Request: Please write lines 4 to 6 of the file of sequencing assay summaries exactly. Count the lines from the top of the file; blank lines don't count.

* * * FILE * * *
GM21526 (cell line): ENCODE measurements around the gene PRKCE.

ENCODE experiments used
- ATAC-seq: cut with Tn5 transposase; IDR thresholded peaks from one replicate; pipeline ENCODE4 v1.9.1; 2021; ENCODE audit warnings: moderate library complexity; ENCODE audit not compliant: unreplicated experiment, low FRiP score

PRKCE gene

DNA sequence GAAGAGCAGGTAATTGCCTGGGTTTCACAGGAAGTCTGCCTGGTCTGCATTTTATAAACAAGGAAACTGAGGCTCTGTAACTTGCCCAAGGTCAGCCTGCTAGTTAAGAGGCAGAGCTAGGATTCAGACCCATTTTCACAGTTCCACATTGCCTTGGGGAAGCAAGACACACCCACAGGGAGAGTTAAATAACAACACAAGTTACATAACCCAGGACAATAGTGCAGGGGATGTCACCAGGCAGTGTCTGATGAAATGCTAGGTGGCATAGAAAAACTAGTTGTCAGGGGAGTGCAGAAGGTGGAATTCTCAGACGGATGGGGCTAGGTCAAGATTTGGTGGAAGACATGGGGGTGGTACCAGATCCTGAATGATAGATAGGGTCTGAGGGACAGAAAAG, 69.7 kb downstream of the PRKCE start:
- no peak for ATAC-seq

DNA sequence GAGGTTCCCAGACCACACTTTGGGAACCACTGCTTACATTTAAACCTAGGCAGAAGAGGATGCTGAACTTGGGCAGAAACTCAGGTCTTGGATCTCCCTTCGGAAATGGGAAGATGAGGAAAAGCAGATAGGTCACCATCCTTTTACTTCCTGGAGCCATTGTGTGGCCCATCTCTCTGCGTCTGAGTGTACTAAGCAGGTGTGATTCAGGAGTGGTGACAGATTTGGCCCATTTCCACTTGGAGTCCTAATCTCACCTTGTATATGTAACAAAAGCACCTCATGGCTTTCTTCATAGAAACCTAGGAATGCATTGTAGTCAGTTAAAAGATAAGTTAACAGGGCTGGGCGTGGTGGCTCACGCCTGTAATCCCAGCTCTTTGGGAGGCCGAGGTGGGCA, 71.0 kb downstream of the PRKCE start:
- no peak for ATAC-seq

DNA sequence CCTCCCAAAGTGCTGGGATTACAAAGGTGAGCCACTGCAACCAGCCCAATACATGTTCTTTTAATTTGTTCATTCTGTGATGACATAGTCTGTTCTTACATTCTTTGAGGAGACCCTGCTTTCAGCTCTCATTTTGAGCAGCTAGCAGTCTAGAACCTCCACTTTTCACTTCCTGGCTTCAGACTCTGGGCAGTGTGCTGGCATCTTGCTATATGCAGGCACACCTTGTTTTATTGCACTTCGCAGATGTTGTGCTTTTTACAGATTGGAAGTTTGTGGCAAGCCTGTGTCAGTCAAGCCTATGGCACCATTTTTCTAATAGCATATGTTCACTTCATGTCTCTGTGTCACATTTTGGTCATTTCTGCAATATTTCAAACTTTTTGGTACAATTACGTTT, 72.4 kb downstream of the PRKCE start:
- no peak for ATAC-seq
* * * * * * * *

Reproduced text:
PRKCE gene

DNA sequence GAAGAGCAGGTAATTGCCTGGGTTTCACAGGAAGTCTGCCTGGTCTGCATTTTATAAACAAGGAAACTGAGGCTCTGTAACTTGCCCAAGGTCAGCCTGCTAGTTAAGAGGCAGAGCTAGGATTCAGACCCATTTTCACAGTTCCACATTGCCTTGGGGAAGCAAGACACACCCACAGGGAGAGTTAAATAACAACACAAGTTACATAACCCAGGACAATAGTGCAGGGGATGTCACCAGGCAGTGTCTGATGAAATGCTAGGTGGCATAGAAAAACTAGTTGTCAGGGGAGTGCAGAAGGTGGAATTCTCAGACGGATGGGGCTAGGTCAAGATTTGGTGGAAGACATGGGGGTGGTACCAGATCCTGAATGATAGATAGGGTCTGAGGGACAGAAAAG, 69.7 kb downstream of the PRKCE start:
- no peak for ATAC-seq